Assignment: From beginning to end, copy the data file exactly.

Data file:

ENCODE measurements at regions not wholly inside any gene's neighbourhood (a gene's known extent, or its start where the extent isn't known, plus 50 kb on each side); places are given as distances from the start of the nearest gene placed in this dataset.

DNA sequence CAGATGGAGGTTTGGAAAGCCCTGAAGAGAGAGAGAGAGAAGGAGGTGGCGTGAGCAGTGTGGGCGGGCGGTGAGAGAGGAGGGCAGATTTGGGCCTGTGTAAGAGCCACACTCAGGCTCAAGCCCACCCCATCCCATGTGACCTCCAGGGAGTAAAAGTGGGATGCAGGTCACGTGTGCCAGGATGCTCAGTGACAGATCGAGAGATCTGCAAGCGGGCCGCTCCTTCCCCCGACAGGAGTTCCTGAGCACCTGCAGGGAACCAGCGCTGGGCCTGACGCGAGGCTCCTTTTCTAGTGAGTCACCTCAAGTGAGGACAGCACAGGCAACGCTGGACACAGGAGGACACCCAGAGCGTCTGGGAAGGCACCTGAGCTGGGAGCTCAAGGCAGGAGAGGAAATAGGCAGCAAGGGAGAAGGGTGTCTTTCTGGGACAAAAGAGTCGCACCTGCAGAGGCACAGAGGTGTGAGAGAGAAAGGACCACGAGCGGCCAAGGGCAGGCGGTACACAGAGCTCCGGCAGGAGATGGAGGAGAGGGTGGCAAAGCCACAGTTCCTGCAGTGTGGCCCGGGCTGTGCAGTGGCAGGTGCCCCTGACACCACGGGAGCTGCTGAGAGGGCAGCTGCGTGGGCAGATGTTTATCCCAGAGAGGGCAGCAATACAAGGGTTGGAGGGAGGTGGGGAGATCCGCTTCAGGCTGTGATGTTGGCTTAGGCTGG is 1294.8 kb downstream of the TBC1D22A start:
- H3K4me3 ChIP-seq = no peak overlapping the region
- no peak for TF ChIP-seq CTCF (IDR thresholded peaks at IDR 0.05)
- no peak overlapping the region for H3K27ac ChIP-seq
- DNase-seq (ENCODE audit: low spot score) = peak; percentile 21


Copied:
ENCODE measurements at regions not wholly inside any gene's neighbourhood (a gene's known extent, or its start where the extent isn't known, plus 50 kb on each side); places are given as distances from the start of the nearest gene placed in this dataset.

DNA sequence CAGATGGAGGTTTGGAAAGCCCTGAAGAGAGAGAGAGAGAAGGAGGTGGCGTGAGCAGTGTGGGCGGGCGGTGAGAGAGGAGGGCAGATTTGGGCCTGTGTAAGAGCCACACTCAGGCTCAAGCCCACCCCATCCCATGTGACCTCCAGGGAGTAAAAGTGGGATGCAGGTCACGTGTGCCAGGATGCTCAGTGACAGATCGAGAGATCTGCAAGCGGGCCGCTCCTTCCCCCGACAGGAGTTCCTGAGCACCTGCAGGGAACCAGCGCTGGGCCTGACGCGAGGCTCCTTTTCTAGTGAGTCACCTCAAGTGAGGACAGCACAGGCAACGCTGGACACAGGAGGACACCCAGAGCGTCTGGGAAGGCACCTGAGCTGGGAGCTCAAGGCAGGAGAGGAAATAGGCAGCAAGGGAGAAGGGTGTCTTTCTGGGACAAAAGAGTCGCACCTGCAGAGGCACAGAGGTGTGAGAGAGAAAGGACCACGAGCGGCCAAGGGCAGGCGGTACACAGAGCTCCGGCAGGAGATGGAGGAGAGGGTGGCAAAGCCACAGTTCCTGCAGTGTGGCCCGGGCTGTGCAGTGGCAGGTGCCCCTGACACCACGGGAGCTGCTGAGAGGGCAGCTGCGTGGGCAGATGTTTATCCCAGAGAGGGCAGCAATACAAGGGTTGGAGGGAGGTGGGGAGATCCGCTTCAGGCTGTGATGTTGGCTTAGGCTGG is 1294.8 kb downstream of the TBC1D22A start:
- H3K4me3 ChIP-seq = no peak overlapping the region
- no peak for TF ChIP-seq CTCF (IDR thresholded peaks at IDR 0.05)
- no peak overlapping the region for H3K27ac ChIP-seq
- DNase-seq (ENCODE audit: low spot score) = peak; percentile 21